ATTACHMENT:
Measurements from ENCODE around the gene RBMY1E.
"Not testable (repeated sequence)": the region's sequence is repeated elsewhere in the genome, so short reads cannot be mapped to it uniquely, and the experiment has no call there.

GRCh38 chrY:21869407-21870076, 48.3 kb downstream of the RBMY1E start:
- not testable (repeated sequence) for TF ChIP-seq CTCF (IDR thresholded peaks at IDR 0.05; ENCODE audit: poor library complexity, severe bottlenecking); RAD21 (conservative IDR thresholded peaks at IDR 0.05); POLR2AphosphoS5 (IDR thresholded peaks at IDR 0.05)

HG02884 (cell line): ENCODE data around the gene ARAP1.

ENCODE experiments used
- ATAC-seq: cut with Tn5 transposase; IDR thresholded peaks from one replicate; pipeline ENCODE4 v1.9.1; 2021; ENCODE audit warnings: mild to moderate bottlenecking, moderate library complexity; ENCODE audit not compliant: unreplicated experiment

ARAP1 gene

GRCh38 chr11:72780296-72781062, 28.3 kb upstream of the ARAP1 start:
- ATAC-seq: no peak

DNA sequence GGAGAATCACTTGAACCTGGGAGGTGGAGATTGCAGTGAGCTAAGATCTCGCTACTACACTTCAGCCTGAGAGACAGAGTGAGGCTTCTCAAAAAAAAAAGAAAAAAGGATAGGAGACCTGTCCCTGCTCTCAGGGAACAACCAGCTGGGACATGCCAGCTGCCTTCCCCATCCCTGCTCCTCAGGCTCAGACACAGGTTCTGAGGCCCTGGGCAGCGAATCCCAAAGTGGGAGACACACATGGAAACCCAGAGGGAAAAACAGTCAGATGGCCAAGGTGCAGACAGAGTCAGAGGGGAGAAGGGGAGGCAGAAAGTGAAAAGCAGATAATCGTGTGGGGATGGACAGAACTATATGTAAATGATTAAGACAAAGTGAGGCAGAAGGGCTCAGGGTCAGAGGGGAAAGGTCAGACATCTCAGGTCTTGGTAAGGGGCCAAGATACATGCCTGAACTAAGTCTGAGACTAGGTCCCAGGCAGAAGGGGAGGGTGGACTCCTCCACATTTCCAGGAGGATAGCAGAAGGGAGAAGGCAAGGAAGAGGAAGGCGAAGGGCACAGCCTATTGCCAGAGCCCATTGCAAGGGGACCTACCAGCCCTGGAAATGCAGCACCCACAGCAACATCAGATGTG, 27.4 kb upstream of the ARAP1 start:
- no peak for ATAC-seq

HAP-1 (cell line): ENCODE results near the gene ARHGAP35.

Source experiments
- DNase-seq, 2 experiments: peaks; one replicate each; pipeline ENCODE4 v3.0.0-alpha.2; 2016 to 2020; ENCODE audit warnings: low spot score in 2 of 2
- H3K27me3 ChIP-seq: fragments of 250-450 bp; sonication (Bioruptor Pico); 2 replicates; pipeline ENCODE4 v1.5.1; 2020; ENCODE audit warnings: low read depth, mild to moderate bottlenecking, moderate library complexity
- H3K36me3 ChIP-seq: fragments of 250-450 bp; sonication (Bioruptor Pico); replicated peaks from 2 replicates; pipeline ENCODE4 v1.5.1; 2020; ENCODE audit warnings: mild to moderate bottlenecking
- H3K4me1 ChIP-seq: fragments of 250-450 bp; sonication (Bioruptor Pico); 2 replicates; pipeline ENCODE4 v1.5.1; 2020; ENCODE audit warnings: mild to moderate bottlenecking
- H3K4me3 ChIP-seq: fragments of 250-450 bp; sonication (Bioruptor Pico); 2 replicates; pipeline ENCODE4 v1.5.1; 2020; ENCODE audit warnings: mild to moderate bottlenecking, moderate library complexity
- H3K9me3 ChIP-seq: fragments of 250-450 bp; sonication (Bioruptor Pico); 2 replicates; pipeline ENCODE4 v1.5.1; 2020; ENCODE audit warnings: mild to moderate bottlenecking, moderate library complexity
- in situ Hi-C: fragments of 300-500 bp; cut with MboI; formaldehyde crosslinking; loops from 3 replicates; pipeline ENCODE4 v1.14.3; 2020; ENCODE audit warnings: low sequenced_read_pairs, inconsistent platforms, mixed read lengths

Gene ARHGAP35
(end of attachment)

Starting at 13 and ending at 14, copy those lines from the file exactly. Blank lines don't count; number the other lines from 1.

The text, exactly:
HAP-1 (cell line): ENCODE results near the gene ARHGAP35.

Source experiments